Two Papers accepted at IEEE MASCOTS 2013
Two papers of the Descartes Research Group, one on storage systems modeling and one on performance prediction in virtualized environments, will be presented at IEEE MASCOTS 2013.
Two papers of the Descartes Research Group have been accepted for publication and will be presented at the IEEE 21st International Symposium on Modeling, Analysis and Simulation of Computer and Telecommunication Systems (MASCOTS 2013) in San Francisco, USA. Out of 163 submissions, 44 papers have been accepted as full papers, leading to an acceptance rate of 27%.
Abstract—Server virtualization is a key technology to share physical resources efficiently and flexibly. With the increasing popularity of I/O-intensive applications, however, the virtualized storage used in shared environments can easily become a bottleneck and cause performance and scalability issues. Performance modeling and evaluation techniques applied prior to system deployment help to avoid such issues. In current practice, however, virtualized storage and its effects on the overall system performance are often neglected or treated as a black-box. In this paper, we present a systematic I/O performance modeling approach for virtualized storage systems based on queueing theory. We first propose a general performance model building methodology. Then, we demonstrate our methodology creating I/O queueing models of a real-world representative environment based on IBM System z and IBM DS8700 server hardware. Finally, we present an in-depth evaluation of our models considering both interpolation and extrapolation scenarios as well as scenarios with multiple virtual machines. Overall, we effectively create performance models with less than 11% mean prediction error in the worst case and less than 5% prediction error on average.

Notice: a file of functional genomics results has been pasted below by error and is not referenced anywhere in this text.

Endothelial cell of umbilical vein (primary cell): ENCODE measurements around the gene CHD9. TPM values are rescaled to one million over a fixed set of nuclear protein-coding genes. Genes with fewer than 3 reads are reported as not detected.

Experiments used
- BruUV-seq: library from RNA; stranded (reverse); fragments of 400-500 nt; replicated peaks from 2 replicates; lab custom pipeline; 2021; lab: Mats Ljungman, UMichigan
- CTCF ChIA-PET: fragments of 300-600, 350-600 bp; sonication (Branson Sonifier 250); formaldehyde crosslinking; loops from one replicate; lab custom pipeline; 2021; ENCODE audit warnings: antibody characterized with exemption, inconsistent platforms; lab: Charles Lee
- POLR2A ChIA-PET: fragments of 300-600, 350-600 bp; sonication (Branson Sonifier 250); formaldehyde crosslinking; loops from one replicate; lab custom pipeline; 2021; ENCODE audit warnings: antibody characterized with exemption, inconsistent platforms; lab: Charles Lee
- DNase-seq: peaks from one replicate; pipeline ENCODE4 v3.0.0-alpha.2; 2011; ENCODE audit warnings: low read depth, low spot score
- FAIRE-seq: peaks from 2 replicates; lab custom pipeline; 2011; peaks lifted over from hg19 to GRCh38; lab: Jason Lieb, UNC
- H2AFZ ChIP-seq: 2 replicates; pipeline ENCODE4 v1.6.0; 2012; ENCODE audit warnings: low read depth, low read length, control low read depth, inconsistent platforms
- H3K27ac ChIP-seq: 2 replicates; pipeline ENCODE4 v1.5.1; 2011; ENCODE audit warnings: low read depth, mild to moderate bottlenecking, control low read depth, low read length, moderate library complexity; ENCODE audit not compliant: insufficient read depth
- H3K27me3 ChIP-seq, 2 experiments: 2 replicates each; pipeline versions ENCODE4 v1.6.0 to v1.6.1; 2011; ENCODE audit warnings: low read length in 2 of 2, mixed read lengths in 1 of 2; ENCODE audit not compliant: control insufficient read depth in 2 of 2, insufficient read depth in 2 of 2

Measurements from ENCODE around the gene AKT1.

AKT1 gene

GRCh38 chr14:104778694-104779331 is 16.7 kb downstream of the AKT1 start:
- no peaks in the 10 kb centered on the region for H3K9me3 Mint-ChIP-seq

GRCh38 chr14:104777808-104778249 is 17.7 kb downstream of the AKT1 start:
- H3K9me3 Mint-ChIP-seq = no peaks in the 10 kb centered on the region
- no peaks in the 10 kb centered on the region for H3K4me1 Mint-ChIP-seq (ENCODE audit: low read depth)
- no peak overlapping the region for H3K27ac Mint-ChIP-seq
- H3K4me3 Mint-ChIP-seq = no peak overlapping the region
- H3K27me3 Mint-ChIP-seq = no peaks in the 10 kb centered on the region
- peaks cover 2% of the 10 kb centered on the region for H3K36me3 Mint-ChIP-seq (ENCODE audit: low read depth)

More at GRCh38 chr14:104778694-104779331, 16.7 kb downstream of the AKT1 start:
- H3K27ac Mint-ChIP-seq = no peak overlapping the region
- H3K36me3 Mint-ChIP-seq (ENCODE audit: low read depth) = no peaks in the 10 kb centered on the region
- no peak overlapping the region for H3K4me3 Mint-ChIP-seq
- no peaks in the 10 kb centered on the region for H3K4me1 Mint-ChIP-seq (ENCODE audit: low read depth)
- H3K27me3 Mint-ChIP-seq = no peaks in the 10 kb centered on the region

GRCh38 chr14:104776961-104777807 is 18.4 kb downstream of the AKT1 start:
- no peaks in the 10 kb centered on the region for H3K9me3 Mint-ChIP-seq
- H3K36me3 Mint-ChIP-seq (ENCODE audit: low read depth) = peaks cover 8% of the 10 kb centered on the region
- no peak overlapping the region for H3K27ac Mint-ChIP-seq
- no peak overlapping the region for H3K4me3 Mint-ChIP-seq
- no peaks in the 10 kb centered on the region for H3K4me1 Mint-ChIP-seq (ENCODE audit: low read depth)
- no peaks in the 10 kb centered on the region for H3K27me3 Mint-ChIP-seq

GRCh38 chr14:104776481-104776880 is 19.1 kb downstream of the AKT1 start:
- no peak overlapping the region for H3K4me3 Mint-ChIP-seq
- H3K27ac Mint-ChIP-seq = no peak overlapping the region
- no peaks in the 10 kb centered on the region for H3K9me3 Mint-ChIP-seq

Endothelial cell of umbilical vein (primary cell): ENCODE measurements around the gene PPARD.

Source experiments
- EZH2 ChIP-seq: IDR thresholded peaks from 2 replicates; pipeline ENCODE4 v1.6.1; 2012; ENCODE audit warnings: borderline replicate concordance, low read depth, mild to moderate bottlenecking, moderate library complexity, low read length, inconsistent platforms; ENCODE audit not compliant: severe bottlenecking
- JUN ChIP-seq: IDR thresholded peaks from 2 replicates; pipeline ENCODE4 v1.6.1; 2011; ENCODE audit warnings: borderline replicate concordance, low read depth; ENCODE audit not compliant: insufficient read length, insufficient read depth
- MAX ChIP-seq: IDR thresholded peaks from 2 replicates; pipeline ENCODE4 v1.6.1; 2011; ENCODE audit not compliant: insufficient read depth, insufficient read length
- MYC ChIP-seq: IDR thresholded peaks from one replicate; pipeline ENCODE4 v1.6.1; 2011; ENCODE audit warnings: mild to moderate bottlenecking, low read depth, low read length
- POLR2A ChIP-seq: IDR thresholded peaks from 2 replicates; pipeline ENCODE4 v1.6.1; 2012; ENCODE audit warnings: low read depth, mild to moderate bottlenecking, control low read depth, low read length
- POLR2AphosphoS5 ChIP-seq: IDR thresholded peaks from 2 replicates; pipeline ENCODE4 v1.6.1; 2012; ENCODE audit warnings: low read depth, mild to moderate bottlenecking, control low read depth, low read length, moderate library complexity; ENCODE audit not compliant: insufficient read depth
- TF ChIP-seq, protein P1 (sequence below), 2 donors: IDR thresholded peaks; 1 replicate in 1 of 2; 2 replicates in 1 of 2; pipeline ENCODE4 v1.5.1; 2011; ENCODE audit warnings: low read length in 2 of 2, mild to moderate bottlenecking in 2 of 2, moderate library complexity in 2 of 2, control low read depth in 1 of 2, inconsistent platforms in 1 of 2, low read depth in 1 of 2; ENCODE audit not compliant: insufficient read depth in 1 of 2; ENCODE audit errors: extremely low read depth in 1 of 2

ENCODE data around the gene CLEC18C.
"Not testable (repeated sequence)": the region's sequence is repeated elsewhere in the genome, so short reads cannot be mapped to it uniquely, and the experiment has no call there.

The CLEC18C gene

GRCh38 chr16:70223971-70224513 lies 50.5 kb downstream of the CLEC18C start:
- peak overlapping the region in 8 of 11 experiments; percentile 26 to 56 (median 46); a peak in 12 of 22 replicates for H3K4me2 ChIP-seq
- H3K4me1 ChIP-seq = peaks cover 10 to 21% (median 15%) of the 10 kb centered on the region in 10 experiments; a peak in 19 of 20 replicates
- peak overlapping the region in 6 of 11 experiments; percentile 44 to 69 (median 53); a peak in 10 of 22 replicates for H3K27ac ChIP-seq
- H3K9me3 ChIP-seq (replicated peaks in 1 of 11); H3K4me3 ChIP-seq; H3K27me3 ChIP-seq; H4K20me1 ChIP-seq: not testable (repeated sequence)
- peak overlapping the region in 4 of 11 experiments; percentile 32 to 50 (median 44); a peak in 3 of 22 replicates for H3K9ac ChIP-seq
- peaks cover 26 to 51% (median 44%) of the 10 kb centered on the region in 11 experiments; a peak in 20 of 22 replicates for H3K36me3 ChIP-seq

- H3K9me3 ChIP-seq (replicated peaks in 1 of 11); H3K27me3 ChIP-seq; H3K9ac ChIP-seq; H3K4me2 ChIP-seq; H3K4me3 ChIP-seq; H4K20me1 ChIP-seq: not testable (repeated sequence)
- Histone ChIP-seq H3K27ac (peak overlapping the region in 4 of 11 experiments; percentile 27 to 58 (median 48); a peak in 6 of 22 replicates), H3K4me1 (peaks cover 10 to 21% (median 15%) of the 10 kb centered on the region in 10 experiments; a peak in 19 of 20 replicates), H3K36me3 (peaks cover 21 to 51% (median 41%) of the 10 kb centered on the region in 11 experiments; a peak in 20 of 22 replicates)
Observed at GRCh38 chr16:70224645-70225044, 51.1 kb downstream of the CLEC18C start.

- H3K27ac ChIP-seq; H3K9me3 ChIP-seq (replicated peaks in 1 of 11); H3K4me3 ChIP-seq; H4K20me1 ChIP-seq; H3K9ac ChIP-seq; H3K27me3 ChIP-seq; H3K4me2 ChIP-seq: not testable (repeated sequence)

Abstract—Performance management and performance prediction of services deployed in virtualized environments is a challenging task. On the one hand, the virtualization layer makes the estimation of performance model parameters difficult and inaccurate. On the other hand, it is difficult to model the hypervisor scheduler in a representative and practically feasible manner. In this paper, we describe how to obtain relevant parameters, such as the virtualization overhead, depending on the amount and type of available monitoring data. We adapt classical queueing-theory-based modeling techniques to make them usable for different configurations of virtualized environments. We provide answers how to include the virtualization overhead into queueing network models, and how to take the contention between different VMs into account. Finally, we evaluate our approach in representative scenarios based on the SPECjEnterprise2010 standard benchmark and XenServer 5.5, showing significant improvements in the prediction accuracy and discussing further open issues for performance prediction in virtualized environments.